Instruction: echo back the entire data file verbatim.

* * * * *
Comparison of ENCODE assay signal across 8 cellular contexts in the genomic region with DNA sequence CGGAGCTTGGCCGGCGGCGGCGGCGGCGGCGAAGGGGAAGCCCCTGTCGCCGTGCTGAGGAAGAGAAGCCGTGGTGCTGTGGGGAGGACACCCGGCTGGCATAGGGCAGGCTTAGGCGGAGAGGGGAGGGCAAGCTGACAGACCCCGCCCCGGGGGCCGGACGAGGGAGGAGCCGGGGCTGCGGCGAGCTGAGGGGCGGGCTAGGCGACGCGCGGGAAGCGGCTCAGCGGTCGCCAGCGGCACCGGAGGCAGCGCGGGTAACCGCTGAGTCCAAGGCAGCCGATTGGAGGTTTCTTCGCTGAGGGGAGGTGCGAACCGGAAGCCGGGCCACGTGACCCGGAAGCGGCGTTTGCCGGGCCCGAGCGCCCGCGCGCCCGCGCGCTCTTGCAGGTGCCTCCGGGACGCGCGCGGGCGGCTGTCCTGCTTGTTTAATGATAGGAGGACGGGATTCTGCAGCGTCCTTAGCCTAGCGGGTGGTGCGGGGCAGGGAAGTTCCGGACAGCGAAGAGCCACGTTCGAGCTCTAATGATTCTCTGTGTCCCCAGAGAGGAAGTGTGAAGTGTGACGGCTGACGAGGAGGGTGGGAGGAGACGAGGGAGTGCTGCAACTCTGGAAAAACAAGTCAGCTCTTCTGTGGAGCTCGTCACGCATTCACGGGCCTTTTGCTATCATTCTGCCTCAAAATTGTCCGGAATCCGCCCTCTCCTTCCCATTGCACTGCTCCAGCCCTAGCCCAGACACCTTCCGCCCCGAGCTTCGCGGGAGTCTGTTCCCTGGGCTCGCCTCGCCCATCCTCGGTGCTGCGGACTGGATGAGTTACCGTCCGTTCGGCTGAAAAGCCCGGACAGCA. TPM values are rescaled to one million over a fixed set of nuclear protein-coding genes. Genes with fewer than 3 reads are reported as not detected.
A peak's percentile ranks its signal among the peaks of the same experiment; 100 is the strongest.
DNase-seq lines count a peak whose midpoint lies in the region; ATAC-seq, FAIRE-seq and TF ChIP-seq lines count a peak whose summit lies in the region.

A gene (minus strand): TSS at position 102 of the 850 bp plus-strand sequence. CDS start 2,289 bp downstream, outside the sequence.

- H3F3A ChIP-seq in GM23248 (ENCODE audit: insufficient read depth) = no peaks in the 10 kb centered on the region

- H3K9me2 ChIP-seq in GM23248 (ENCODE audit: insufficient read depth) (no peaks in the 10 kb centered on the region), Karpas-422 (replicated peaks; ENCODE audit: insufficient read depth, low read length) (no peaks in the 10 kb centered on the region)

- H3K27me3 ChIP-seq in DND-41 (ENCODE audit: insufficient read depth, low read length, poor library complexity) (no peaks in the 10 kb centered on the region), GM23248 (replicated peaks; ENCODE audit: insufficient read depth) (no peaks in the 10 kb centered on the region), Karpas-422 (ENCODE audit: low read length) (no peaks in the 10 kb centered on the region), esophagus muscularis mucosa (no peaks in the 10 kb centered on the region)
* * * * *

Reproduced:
Comparison of ENCODE assay signal across 8 cellular contexts in the genomic region with DNA sequence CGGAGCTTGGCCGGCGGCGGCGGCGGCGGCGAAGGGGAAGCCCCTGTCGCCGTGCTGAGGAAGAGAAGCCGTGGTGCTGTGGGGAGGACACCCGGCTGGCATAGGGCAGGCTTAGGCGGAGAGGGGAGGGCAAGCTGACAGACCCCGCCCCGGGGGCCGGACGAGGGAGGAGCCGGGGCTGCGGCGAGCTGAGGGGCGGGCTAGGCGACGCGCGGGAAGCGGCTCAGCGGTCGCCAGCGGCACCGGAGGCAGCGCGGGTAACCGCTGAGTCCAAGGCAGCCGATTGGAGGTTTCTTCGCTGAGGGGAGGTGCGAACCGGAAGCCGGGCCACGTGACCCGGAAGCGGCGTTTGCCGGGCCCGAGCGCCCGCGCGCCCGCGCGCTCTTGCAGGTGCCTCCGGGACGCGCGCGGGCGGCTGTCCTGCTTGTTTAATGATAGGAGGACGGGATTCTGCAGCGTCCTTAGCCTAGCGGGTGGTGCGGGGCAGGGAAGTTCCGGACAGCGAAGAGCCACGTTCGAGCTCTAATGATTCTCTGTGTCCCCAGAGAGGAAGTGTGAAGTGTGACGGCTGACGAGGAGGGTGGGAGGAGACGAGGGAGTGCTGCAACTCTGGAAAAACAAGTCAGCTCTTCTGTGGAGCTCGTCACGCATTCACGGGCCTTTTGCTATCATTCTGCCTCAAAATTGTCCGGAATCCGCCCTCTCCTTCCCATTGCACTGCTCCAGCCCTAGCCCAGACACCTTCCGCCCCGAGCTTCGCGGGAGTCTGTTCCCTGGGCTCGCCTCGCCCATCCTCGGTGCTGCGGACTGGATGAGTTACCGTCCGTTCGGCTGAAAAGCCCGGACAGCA. TPM values are rescaled to one million over a fixed set of nuclear protein-coding genes. Genes with fewer than 3 reads are reported as not detected.
A peak's percentile ranks its signal among the peaks of the same experiment; 100 is the strongest.
DNase-seq lines count a peak whose midpoint lies in the region; ATAC-seq, FAIRE-seq and TF ChIP-seq lines count a peak whose summit lies in the region.

A gene (minus strand): TSS at position 102 of the 850 bp plus-strand sequence. CDS start 2,289 bp downstream, outside the sequence.

- H3F3A ChIP-seq in GM23248 (ENCODE audit: insufficient read depth) = no peaks in the 10 kb centered on the region

- H3K9me2 ChIP-seq in GM23248 (ENCODE audit: insufficient read depth) (no peaks in the 10 kb centered on the region), Karpas-422 (replicated peaks; ENCODE audit: insufficient read depth, low read length) (no peaks in the 10 kb centered on the region)

- H3K27me3 ChIP-seq in DND-41 (ENCODE audit: insufficient read depth, low read length, poor library complexity) (no peaks in the 10 kb centered on the region), GM23248 (replicated peaks; ENCODE audit: insufficient read depth) (no peaks in the 10 kb centered on the region), Karpas-422 (ENCODE audit: low read length) (no peaks in the 10 kb centered on the region), esophagus muscularis mucosa (no peaks in the 10 kb centered on the region)